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1 minute ago, ditchman said:

is that what they call a bullhead ?

Yes, depends where you were brought up I guess.

Cottus gobio as Jdog might say!

Edited by TIGHTCHOKE
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7 minutes ago, pigeon controller said:

Still catch them in the local Grand Union canal if you fish hard on the bottom. 

The one I had yesterday was about 60mm long,( 2.5 inches ), a decent size I reckon. 

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8 minutes ago, oldypigeonpopper said:

hello, another one you do not see being caught much is the Gudgeon , lovely little fishy

Yeah, the Thames was full of them when I used to fish it around Clanfield in the  1980's.

 

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9 minutes ago, washerboy said:

Loads of gudgeon and ruff in my local canal. Up until 15 yrs ago I had never seen or caught a ruff then a young lad asked me if the strange little fish he had caught was a tiny perch. Within a few minutes I also had caught a few on maggots 

 Used to be loads of ruffe in our local canal as well, the match anglers used bloodworm to catch nets of small fish, Gudgeon, Ruffe and small perch making up the weights.

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2 minutes ago, oldypigeonpopper said:

hello, yes but sadly has declined over the years in the Thames, must have all gone to Washerboys canal😀

Yeah I noticed the fishing went downhill on the upper Thames stretches in the 80's-90's'

Used to regularly fish Lechlade, Newbridge, Radcot, Clanfield, Kelmscott, Northmoor and Bablock Hythe..................happy days.

All the best.

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5 minutes ago, twenty said:

Yeah I noticed the fishing went downhill on the upper Thames stretches in the 80's-90's'

Used to regularly fish Lechlade, Newbridge, Radcot, Clanfield, Kelmscott, Northmoor and Bablock Hythe..................happy days.

All the best.

hello, i only pike fish now and thats not often, did you ever partake a beer in the Ferryman ?

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1 hour ago, oldypigeonpopper said:

hello, i only pike fish now and thats not often, did you ever partake a beer in the Ferryman ?

Yes, and have eaten there as well, remember losing a big barbel along that stretch.

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Gudgeon. Used to catch them as a kid. But didn't know they were most tasty too. Had some in France fried like whitebait. In 2004 or so I was staying in Tours on the Loire and went down to it to fish. Met some French guys one of whom was trying not very well to practice fly casting. I showed him how to do it. And as a "Merci" was invited back to chilled white wine and deep fried gudgeon. Delicious. And why the word "goujon" is used for a strip of fried fish or now more often fried chicken.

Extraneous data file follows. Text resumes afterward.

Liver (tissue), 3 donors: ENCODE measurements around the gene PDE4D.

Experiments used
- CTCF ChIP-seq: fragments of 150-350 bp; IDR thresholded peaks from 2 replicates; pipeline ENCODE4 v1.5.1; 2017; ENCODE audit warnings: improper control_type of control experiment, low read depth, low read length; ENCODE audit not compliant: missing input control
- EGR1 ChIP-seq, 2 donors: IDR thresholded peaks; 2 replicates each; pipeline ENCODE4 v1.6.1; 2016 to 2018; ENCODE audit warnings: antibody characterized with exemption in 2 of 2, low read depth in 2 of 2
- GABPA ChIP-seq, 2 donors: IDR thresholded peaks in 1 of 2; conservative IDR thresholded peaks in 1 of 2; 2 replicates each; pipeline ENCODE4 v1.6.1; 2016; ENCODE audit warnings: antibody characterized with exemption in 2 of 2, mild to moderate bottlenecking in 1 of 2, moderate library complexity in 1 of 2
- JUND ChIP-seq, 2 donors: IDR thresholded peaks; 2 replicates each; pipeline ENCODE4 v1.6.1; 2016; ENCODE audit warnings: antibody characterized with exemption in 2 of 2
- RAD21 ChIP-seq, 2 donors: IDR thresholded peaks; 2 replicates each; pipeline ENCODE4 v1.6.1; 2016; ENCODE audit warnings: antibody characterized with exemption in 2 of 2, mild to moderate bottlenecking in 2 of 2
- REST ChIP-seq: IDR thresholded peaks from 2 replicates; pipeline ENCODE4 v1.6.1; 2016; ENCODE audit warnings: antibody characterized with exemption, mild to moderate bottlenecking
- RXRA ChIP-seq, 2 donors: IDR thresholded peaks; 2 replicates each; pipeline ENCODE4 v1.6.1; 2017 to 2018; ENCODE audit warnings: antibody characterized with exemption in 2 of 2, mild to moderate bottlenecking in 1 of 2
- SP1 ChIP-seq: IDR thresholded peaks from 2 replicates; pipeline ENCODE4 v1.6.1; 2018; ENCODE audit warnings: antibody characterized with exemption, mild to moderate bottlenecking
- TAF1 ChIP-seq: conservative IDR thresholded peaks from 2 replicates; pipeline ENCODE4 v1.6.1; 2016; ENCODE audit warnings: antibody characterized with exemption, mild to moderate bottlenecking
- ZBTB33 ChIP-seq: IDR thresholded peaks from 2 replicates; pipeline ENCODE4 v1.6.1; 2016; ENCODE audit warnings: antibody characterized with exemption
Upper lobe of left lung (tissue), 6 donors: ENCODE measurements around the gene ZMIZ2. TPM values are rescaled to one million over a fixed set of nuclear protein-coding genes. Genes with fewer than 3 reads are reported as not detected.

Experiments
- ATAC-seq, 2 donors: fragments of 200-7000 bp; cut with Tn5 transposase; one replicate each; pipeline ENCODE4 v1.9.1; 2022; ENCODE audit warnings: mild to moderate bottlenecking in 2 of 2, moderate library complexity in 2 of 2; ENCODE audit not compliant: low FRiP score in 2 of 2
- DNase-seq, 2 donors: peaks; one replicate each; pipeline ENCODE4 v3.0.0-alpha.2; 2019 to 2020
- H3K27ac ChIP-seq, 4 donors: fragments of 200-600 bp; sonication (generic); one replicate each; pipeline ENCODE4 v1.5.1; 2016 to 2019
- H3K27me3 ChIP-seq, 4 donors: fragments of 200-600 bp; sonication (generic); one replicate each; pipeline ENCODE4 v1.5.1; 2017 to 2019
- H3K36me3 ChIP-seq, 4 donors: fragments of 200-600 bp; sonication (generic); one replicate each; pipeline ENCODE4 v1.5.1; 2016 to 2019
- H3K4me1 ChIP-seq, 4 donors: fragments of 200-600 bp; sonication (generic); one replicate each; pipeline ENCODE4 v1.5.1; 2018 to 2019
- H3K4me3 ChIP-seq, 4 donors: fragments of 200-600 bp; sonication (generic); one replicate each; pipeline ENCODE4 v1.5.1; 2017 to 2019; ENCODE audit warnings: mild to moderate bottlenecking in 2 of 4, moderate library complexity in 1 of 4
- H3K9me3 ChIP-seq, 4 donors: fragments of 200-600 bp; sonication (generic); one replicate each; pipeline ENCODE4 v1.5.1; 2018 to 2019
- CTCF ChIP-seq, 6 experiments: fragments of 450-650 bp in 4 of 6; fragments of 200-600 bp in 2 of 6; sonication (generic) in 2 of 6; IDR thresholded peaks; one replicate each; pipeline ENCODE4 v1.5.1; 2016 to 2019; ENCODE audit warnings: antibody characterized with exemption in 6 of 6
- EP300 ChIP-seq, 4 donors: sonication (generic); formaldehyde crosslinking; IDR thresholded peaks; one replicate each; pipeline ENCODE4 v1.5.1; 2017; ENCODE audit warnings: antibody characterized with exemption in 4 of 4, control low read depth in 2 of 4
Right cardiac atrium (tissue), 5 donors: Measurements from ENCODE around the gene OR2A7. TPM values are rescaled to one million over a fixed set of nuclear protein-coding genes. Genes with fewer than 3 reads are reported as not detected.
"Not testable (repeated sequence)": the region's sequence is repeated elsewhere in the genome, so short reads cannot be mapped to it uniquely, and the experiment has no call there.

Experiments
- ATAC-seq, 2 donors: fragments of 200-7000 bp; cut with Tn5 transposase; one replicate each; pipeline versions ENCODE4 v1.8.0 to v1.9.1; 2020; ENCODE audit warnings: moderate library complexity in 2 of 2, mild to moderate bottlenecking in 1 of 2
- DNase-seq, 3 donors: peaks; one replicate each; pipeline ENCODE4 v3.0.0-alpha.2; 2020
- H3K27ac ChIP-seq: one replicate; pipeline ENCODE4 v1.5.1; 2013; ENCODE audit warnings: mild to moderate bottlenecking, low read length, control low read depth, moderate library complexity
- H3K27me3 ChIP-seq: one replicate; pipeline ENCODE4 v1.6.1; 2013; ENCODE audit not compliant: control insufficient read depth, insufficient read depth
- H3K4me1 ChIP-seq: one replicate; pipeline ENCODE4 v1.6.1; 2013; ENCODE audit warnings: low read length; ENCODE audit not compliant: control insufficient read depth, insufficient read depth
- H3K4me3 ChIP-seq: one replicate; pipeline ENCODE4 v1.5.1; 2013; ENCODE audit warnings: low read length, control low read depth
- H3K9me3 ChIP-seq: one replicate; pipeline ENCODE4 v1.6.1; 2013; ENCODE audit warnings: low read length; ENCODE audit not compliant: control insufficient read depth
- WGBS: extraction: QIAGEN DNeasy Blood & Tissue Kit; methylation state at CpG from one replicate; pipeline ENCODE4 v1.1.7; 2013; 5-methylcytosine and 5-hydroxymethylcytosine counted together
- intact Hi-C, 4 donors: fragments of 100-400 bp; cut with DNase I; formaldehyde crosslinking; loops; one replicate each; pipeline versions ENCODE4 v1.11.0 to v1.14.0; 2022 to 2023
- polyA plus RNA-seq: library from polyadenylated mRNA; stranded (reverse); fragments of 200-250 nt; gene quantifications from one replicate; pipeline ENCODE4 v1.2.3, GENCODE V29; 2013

Edited by enfieldspares
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8 hours ago, enfieldspares said:

Gudgeon. Used to catch them as a kid. But didn't know they were most tasty too. Had some in France fried like whitebait. In 2004 or so I was staying in Tours on the Loire and went down to it to fish. Met some French guys one of whom was trying not very well to practice fly casting. I showed him how to do it. And as a "Merci" was invited back to chilled white wine and deep fried gudgeon. Delicious. And why the word "goujon" is used for a strip of fried fish or now more often fried chicken. 

That's interesting, I have not tasted any myself but most of our coarse fish are edible, although quite bony apparently, Pike seems to be eaten regularly, also Carp, which I've seen on a fishmongers slab in Gloucester.

I have tasted eel, and also used to eat elvers (young eels), which were netted locally from the River Severn,.........before commercialisation made prices prohibitive.

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Elvers. Oh yes, that once a year bounty for local fishermen on the Severn ruined by greedy commercialisation.

As a boy I spent my summers with my Grandparents in Hartpury. The strange looking long handled nets stored in the garden shed would make their brief annual appearance after dark when the secret places were revisited in the hope of coinciding with the elver run. Good catches for family use only ran into tens of pounds in weight. Fried with eggs it was the food of Gods.

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1 hour ago, JDog said:

Elvers. Oh yes, that once a year bounty for local fishermen on the Severn ruined by greedy commercialisation.

As a boy I spent my summers with my Grandparents in Hartpury. The strange looking long handled nets stored in the garden shed would make their brief annual appearance after dark when the secret places were revisited in the hope of coinciding with the elver run. Good catches for family use only ran into tens of pounds in weight. Fried with eggs it was the food of Gods.

I live 5 miles away from Hartpury, and my son used to be the keeper on the Agricultural college Shoot some years ago.

Never got involved in the dark arts of elvering myself, but a lot of my mates used to go, and very often supplied me with a feed,

In the 1960's/70's there used to be a glut of them at this time of the year, Loads of people would be out on every night tide (they only run upstream in the dark).

Today, the lads that still go, sell them directly to the Glass eel company At Minsterworth, and they mostly get shipped abroad.

Prices became ridiculous when this practice started, a few years back it was £60-£80 a kilo !...........some lads were clearing 3-4 grand over the month of April.

Full moon this Wednesday, so  spring tides for a week, the elver boys will be in their element,

All the best

Edited by twenty
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